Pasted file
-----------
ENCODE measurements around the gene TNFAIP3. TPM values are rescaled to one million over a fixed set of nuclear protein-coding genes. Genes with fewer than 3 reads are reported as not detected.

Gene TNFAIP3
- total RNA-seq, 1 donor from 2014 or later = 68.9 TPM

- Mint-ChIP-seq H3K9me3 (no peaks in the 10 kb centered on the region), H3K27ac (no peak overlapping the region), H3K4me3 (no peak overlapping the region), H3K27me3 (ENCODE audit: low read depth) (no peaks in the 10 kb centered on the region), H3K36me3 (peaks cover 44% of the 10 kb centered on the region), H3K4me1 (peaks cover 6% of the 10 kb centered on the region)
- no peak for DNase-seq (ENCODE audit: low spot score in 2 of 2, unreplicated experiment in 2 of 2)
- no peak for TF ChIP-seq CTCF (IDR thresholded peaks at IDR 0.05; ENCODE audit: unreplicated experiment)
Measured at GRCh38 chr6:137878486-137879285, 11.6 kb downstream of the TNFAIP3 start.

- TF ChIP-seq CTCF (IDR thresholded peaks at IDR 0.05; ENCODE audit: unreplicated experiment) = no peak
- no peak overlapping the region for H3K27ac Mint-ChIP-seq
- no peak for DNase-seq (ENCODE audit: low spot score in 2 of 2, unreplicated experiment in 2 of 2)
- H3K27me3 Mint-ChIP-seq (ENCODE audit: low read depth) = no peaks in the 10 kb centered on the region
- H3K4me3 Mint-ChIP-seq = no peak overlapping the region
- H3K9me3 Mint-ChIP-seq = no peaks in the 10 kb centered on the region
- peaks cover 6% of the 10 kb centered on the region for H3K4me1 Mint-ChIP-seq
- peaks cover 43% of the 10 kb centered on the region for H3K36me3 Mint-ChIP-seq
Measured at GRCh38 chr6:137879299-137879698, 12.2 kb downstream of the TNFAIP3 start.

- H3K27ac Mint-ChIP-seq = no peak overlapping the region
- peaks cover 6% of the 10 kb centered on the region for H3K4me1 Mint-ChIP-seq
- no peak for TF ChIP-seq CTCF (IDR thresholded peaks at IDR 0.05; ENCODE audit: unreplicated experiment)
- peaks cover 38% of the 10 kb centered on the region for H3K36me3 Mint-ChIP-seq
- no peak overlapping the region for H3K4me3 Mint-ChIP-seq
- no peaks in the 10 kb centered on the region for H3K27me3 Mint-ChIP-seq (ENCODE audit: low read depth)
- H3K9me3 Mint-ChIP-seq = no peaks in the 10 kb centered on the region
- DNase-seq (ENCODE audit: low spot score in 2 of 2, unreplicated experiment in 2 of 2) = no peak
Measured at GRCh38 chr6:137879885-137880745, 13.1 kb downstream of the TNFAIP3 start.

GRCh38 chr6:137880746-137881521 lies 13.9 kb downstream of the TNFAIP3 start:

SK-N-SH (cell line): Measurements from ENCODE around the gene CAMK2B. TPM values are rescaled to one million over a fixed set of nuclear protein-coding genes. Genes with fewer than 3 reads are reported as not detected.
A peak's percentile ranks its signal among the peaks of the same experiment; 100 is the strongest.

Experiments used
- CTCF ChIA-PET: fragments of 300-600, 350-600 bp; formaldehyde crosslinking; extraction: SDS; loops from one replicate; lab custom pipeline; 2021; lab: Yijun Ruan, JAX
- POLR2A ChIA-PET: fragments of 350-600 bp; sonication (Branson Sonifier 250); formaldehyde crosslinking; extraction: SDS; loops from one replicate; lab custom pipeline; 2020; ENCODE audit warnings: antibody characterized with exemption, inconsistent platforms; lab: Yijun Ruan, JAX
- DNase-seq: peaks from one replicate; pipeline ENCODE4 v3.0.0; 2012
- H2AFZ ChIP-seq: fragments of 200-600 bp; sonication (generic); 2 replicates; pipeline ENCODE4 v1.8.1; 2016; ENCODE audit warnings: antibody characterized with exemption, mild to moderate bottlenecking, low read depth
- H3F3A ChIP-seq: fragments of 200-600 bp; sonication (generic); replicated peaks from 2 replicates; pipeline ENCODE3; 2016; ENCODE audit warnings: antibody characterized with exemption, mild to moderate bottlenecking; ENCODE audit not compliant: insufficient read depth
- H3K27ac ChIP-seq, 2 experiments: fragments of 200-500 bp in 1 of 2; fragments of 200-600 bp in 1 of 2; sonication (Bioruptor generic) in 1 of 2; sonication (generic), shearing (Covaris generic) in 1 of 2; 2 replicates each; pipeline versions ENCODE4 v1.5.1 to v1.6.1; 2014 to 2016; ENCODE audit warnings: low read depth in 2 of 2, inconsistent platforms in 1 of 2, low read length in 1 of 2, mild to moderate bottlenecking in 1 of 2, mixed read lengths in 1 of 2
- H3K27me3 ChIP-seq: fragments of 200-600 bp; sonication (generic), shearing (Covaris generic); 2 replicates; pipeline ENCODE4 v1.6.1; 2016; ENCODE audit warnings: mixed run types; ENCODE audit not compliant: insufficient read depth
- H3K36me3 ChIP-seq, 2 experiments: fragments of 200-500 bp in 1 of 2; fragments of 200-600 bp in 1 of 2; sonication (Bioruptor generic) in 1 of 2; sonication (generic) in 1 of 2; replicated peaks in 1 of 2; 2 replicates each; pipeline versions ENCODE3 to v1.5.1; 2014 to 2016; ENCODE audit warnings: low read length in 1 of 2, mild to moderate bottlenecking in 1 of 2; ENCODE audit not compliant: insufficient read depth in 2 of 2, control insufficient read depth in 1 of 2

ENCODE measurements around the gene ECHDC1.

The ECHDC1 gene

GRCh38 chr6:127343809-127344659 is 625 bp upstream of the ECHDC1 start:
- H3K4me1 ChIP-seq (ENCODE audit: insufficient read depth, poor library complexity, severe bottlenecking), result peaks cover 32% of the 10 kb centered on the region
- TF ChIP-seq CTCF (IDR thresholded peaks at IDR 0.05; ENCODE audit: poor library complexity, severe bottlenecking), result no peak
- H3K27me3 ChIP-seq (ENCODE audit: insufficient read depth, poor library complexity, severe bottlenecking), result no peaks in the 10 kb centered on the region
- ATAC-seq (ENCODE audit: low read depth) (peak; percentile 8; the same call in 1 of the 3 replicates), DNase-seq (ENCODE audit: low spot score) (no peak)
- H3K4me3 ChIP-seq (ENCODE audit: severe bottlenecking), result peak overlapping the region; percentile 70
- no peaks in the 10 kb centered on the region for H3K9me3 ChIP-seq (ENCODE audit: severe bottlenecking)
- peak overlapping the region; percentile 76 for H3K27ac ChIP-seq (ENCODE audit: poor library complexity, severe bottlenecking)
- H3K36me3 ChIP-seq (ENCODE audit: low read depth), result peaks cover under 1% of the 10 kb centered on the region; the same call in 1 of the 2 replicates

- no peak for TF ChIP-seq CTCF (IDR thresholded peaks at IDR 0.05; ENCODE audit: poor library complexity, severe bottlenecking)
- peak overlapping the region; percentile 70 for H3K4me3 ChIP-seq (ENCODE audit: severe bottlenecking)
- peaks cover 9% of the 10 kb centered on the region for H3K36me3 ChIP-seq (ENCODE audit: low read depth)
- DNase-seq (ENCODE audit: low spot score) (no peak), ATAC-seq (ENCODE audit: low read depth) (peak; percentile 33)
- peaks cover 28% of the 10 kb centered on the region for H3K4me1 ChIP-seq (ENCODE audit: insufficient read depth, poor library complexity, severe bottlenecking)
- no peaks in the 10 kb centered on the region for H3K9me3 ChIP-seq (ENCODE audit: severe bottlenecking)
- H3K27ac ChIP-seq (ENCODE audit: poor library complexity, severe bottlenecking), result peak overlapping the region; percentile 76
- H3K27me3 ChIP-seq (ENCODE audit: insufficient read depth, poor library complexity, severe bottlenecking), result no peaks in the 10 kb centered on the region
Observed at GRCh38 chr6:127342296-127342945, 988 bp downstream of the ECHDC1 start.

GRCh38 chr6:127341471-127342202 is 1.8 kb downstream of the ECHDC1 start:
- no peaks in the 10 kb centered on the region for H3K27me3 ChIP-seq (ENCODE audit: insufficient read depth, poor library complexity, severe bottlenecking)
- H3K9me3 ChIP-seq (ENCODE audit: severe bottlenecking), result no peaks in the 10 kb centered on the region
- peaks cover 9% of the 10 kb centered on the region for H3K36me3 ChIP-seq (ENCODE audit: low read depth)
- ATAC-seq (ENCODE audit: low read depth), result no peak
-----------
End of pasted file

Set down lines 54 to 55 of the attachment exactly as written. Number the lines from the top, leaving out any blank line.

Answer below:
- no peaks in the 10 kb centered on the region for H3K9me3 ChIP-seq (ENCODE audit: severe bottlenecking)
- H3K27ac ChIP-seq (ENCODE audit: poor library complexity, severe bottlenecking), result peak overlapping the region; percentile 76